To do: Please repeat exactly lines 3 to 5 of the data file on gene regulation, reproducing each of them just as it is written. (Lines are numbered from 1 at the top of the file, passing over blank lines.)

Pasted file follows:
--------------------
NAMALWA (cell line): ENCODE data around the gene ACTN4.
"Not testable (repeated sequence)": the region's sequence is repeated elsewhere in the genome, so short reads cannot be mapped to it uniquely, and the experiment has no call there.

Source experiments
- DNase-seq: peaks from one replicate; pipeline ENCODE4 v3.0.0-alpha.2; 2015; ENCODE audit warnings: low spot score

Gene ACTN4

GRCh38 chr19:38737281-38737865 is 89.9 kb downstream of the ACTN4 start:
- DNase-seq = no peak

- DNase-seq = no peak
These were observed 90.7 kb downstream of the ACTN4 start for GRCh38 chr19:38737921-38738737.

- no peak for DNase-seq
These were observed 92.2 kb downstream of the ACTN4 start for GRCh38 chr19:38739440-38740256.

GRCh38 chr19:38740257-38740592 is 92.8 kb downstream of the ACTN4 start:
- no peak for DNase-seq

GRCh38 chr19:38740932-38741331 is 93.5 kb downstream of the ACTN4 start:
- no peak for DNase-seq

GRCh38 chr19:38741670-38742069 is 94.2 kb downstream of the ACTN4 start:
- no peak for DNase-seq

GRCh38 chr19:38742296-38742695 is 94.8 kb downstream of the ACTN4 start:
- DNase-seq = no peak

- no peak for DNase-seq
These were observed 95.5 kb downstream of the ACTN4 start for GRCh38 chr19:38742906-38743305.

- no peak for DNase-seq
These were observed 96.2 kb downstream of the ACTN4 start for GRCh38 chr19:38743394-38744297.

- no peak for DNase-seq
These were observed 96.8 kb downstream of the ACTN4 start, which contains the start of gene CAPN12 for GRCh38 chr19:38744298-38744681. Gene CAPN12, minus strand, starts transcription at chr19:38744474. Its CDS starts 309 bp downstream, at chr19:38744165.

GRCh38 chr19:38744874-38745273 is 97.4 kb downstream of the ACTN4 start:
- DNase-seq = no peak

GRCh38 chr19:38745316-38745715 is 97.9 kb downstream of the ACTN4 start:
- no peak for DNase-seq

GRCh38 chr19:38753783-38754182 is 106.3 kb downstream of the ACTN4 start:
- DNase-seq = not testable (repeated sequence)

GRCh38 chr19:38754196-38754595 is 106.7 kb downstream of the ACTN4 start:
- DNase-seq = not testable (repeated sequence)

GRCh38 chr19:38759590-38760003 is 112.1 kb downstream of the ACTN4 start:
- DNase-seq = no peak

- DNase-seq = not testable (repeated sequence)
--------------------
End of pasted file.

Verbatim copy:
Source experiments
- DNase-seq: peaks from one replicate; pipeline ENCODE4 v3.0.0-alpha.2; 2015; ENCODE audit warnings: low spot score

Gene ACTN4